Posts in Susan’s Musings

We Shall Cower in Our Basements?

May 21st, 2020 Posted by Susan's Musings 43 comments

I just placed a library hold for a book reviewed in my morning paper. I have no idea when I will be able to pick it up. As in so many cities, our libraries are still closed. Why?

I understand that initially governments responded by closing down areas under their control. Yet, weeks have passed and libraries are still closed. What might have happened if libraries were privately run businesses that existed on yearly subscriptions? If they wanted me to renew my membership, they would realize that encouraging me to use only their download facilities might lead me to decide that my membership was no longer a worthwhile investment. 

Like many stores, private libraries might have organized pick-up appointments. Maybe it was time to resuscitate the idea of traveling librarians, who brought books (sometimes on horseback) to patrons who lived far from the library building.  Perhaps each returned book would be cleaned and put aside for 72 hours before recirculating. Owners and employees of a private business would be brainstorming to find ways to serve their customers. Yet, since the public library system and employees are on a government (read taxpayer) payroll, physical libraries, at least in my area, are simply closed.

I understand that those who are mourning the serious illnesses and deaths of loved ones are overwhelmed by this crisis. But, one of the saddest outcomes, in my opinion, has been the proliferation of fatalistic thinking, the very opposite of a traditional American can-do attitude.

Imagine if previous notable figures in American history were alive today and behaving as their modern counterparts are.  Instead of a General Washington who camped out at Valley Forge with his men during a brutal winter, we would have pictures of him feasting on venison at Mt. Vernon, similar to Nancy Pelosi’s tone-deaf shots of her ice cream selection.

Instead of hearing from Franklin Delano Roosevelt as we faced tough times during the Depression that, “We have nothing to fear but fear itself,” we would hear, “Be afraid. Be very afraid.” I may not agree that President Roosevelt’s solutions helped to end the Depression, but at least he projected confidence in a better future.

On the eve of D Day, General Dwight Eisenhower famously said, “Pessimism never won any battle.”  Imagine what might have happened had he told his troops, “Now is the time to fear all that could go wrong.” 

In response to Russian achievements in space, John F. Kennedy said, “…this nation should commit itself to achieving the goal, before the decade is out, of landing a man on the Moon and returning him safely to the earth.” Today’s leaders warn us that not only will we not have a vaccine soon, we may never be able to manufacture a reliable one. Life as we knew it, is over.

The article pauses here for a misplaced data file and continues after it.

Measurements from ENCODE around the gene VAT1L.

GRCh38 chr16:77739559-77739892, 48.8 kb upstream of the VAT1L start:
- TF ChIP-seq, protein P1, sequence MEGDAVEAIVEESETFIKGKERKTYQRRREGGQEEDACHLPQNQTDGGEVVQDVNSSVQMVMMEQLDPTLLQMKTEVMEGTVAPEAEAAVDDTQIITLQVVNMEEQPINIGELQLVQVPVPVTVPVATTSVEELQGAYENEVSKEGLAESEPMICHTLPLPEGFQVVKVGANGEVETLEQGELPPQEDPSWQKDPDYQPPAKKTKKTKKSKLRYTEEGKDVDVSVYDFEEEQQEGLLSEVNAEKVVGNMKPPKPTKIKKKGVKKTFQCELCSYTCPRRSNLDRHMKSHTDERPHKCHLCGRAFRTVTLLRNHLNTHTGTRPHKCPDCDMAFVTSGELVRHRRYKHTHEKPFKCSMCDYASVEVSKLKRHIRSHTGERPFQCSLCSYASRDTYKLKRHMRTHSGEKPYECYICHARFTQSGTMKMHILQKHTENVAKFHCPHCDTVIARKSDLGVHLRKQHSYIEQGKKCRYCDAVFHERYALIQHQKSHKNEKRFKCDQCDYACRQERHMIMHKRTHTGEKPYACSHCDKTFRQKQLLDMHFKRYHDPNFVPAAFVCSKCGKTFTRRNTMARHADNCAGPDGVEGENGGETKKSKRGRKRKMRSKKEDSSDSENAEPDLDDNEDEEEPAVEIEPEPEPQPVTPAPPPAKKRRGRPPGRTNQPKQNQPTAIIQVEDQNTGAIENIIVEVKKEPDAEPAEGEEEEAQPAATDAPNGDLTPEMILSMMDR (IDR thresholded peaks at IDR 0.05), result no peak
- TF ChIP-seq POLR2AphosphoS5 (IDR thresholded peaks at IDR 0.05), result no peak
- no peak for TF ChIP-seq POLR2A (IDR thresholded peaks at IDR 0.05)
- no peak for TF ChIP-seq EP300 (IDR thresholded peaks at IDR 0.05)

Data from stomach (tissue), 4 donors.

If you will cross the ocean with me for a moment, can you imagine that instead of Mr. Churchill declaring that “…we shall defend our Island, whatever the cost may be, we shall fight on the beaches, we shall fight on the landing grounds, we shall fight in the fields and in the streets…, he might say, “We must surrender our way of life, we will cower in our basements, we will hide in our homes, we will tremble in fear in the fields and in the streets.” 

Are we facing a challenge in our country and around the world? Certainly, we are. Yet, it is hard to find a time when victory was earned through fear, cowardice and pessimism, the guiding lights for far too many of today’s media voices and politicians.

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A Room with a (Distorted?) View

May 14th, 2020 Posted by Susan's Musings 22 comments

With local libraries closed, my reading has branched in two directions. I am re-reading old favorites from our shelves and browsing available library downloads for fresh selections. Among the latter is E.M. Forster’s 1908 novel, A Room with a View. Written just over a hundred years ago, it may not qualify as a new book by most definitions, but I have neither read it nor seen a movie of it, so it is quite new to me. 

As I tend to read in bed at night, my mind is far from fresh and I sometimes fall asleep in the middle of even the most interesting book. Nonetheless, I was jolted awake by these words at the beginning of chapter 4:

“Why were most big things unladylike?… It was not that ladies were inferior to men; it was that they were different. Their mission was to inspire others to achievement rather than to achieve themselves.”

These words described what young Lucy, the protagonist of the novel, was taught as a budding English lady in Edwardian England. In my experience, a number of people today who are antagonistic to those who choose to be traditional wives, homemakers and mothers think that these “old-fashioned females” share this 19th-century view of a lady’s ‘mission’.